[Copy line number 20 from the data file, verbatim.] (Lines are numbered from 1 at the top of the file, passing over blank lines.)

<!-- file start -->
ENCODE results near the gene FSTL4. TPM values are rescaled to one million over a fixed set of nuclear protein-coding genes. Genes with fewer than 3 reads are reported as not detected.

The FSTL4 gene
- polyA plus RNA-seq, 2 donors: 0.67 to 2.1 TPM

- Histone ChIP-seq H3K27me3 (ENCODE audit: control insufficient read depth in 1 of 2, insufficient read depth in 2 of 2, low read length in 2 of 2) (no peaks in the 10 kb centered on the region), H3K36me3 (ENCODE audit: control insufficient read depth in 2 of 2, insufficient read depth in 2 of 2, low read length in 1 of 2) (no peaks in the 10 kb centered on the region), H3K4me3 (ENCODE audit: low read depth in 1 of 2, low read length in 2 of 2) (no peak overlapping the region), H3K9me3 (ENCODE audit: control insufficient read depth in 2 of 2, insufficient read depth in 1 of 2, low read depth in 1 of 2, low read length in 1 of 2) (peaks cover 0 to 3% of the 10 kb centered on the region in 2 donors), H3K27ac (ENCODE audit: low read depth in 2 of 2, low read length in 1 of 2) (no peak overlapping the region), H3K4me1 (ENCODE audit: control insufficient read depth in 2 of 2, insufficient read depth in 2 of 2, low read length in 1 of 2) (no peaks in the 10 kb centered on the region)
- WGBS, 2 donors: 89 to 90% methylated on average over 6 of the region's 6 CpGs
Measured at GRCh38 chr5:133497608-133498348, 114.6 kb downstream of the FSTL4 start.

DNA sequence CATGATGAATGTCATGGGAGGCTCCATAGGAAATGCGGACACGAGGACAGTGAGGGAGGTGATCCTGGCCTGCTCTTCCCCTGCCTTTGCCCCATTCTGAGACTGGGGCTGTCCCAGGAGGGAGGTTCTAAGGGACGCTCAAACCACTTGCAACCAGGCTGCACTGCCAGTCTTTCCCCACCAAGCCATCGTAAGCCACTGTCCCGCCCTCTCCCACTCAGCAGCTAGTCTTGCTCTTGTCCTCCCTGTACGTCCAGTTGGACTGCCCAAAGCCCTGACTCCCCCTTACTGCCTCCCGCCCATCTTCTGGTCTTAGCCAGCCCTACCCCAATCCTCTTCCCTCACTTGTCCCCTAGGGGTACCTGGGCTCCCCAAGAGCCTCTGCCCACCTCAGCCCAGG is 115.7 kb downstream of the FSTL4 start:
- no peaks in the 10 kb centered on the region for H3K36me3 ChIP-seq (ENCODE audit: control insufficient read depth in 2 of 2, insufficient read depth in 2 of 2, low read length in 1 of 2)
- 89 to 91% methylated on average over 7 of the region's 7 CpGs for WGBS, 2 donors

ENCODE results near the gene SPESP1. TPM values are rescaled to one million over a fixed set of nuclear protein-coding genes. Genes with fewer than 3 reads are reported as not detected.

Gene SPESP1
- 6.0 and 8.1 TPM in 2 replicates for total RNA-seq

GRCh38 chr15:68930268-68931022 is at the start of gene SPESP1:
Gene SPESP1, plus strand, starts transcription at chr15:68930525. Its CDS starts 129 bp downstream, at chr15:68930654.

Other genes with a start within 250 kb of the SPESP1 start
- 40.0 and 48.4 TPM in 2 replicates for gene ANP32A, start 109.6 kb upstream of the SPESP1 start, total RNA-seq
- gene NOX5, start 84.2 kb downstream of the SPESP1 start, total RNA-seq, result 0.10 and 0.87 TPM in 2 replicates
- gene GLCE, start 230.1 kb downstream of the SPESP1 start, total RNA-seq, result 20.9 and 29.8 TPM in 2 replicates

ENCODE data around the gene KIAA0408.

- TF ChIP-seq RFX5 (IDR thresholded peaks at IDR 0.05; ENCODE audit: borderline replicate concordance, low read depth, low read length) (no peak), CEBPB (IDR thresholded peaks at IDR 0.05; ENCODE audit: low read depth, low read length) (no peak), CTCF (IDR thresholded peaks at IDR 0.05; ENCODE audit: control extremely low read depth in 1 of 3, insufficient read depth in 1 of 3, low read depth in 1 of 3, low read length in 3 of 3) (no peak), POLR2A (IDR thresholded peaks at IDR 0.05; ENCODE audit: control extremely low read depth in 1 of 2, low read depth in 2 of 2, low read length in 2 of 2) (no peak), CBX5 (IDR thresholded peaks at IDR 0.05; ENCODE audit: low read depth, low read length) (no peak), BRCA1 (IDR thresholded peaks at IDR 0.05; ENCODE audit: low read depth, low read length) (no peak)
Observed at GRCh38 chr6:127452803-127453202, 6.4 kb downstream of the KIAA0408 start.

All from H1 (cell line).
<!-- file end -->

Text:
- TF ChIP-seq RFX5 (IDR thresholded peaks at IDR 0.05; ENCODE audit: borderline replicate concordance, low read depth, low read length) (no peak), CEBPB (IDR thresholded peaks at IDR 0.05; ENCODE audit: low read depth, low read length) (no peak), CTCF (IDR thresholded peaks at IDR 0.05; ENCODE audit: control extremely low read depth in 1 of 3, insufficient read depth in 1 of 3, low read depth in 1 of 3, low read length in 3 of 3) (no peak), POLR2A (IDR thresholded peaks at IDR 0.05; ENCODE audit: control extremely low read depth in 1 of 2, low read depth in 2 of 2, low read length in 2 of 2) (no peak), CBX5 (IDR thresholded peaks at IDR 0.05; ENCODE audit: low read depth, low read length) (no peak), BRCA1 (IDR thresholded peaks at IDR 0.05; ENCODE audit: low read depth, low read length) (no peak)